Sigh.

Okay, lesson learned.  Next week I tear down the drywall and put up the concrete backer board (Durock is the brand, it's a pretty good one) instead.

At least I got some good time in with that nailer...works like a champ!  :)


Steven in Colorado

Photos

At least I bought a nice big board of this; should make it simpler for my cuts and such.



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Posted to Tanglewood by Steven in Colorado Springs, CO on 6/5/2018

Huzzah!  It's fixed!

When last we met I expressed my great annoyance that my system was leaking again rather steadily after just a couple of days....so much so that I had to shut the whole thing off.

Today I got Radiant Adam up here again to fixalate this thing once and for all.  I had pondered on the whole thing for the last couple of days and wondered what might have caused the leak...why it was okay for a day or so and then got steadily worse.  Before he got there, I had recalled that he had not replaced a washer in the glycol unit....a union where the pipe comes down from the rest of the house back into the boiler.  I knew from prior experience with plumbing of various kinds that one should always replace these things if there's an opportunity to do so....they get "set" with pipes in a definite configuration and putting them back together again wouldn't always ensure the same "set" as one might have hoped.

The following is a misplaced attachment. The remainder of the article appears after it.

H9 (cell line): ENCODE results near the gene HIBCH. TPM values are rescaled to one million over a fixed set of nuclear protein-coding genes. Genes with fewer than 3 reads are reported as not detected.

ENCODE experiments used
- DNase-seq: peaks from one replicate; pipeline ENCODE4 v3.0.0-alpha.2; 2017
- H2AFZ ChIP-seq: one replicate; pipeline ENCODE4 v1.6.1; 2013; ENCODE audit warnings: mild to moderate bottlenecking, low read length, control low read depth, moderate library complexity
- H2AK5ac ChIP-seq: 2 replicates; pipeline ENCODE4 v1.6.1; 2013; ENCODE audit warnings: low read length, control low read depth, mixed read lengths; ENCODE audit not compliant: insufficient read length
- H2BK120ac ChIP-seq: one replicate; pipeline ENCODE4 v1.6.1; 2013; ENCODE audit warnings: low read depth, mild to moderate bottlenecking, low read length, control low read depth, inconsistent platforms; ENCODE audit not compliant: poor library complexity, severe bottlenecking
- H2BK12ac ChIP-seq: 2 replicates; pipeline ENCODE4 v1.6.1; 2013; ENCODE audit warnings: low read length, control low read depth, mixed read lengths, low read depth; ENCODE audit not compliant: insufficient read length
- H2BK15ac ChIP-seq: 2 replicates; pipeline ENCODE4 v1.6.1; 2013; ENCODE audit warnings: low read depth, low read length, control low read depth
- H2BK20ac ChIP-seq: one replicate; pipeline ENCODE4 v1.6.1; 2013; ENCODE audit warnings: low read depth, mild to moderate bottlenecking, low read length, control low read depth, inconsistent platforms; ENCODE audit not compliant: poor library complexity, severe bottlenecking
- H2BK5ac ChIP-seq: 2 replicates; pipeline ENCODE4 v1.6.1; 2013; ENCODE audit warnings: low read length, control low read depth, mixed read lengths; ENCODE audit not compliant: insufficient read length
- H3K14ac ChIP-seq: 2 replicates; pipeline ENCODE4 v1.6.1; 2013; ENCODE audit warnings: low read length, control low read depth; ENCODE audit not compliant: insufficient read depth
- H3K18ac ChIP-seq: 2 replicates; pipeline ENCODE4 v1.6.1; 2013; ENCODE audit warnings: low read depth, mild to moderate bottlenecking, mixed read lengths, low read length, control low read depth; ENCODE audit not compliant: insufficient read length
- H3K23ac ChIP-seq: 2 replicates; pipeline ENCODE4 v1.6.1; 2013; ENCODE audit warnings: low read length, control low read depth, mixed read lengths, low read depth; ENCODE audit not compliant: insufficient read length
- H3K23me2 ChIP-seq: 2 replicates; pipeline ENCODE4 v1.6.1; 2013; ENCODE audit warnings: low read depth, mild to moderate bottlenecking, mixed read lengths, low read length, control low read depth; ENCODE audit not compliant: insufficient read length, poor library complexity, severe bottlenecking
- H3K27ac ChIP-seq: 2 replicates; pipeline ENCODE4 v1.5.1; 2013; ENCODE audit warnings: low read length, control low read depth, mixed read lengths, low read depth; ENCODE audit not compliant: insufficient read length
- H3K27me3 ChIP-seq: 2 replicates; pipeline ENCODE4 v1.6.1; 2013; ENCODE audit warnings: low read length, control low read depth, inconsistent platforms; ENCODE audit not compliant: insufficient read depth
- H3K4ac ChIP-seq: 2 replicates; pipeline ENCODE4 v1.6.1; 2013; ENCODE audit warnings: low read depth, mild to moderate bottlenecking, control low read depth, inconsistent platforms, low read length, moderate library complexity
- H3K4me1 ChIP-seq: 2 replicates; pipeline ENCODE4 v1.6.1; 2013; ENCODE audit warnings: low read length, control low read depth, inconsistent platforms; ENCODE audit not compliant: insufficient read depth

Long story short, that's exactly what it was!  It was a bit worse than I'd thought though because I hadn't accounted for the heat of the boiler....over the last 8-ish years the washer in question had gotten very "brittle".  NOT so brittle that it wouldn't bend, really, but vastly less supple than it was supposed to be.  Radiant Adam popped it all out, made his own washer/gasket with his own sheet of material (this allows shops to make custom washers on the spot), got everything all hooked up and then repressurized the system one more time (air had gotten in while doing all this).